Run for Office

The LGBTQ+ community is one of the fastest growing in Arizona, but representation in local government lags far behind. As voters and advocates, there's a lot we can do to create change and influence decision makers, but we also need queer people in elected office to advance and protect the interests of our community.

On This Page
  1. What Should I Run For?
  2. What Does it Take to Run For Office?
  3. Be a Precinct Committeeperson
  4. The Citizens Clean Elections Commission

What Should I Run For?

If you're thinking about running for office, there's a good chance you already have your why; maybe you have new ideas about water conservation, or you're frustrated with a major construction project, or you see a group of people who are being failed by society, and you want to help. Refining that why will be key to crafting a strong campaign message, but the first question you have to answer is this: what should I actually run for? If you win your election, you'll want to be in a position where you actually have the leverage you need to change the things you set out to change in the first place. As a U.S. Senator, you might have a lot of influence, but if you decided to run for office to address police conduct in your home city, the powers of your office might not help. By design, governance is distributed between cities, counties, boards, state agencies, the legislature, the federal government, and on and on. Start with your why and research which decision-making body is closest to the problem. Run for that.

What Does it Take to Run For Office?

So you know why you want to run, and you know what you want to run for, but now you actually have to win the votes. Where do you start? It varies depending on the office you're seeking, but the simplest technical answer is to file with the Secretary of State's online candidate portal. The real answer is to talk it out with your loved ones. Get coffee with the people who know you best, and who you can trust to give you unguarded advice. Running for office is a major undertaking, and you can't do it alone. The financial threshold at which you'll need to form a campaign committee is low, so make sure you have someone with domain expertise who can act as your treasurer, and register as soon as you're able. When you're ready, file your statement of interest and start collecting signatures and qualifying contributions to make sure you can actually get your name on the ballot. There's a lot of important details to get right at the beginning of your campaign, and some key metrics to hit, so study those requirements closely. Running a good campaign takes money and time and luck and a lot more, but most of all it takes rigor.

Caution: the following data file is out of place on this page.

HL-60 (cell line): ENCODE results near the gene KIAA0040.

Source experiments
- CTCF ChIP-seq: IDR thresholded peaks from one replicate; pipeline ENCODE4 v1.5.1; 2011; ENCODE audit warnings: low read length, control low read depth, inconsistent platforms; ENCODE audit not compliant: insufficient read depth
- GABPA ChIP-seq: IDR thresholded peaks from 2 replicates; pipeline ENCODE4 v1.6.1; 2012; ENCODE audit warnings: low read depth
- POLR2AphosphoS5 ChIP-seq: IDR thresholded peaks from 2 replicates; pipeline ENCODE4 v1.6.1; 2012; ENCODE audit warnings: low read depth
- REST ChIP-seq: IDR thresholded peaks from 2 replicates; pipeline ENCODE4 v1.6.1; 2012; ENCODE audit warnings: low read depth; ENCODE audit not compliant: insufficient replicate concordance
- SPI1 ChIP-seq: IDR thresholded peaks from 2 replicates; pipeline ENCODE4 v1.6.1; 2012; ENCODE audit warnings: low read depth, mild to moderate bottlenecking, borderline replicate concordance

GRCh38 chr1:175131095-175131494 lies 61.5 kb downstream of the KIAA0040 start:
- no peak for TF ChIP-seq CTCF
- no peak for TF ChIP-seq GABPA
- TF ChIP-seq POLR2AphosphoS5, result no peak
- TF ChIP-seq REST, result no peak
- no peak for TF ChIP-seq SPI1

Be a Precinct Committeeperson

The role of the precinct committeeperson, perhaps the most hyperlocal of all elected offices, is often overlooked, but vital nonetheless. The process of running for this office is comparable to running for any other office, but with much simpler requirements, and both the Arizona Democratic Legislative Campaign Committee and Republican Party of Arizona have guides on their websites. Precinct Committeepeople help to register voters and assist voters of their party on Election Day, and they play an important role in shaping the direction of their party. At a moment of major political realignment, being a precinct committeeperson is a valuable way to contribute to the quality of political engagement in our state.

The Citizens Clean Elections Commission

The Citizens Clean Elections Commission is an important part of our elections infrastructure, and their website is a great place to start to learn more about what it takes to run for office. The Commission also administers Clean Elections funding, which candidates can qualify for as an alternative to traditional campaign funding. During the qualifying period before an election, candidates must collect a certain number of $5 contributions from voters (the simplest way is with the online E-Qual system). The number of qualifying contributions required and the amount of funding available depends on the office a candidate is seeking. You can find up-to-date numbers on the Clean Elections website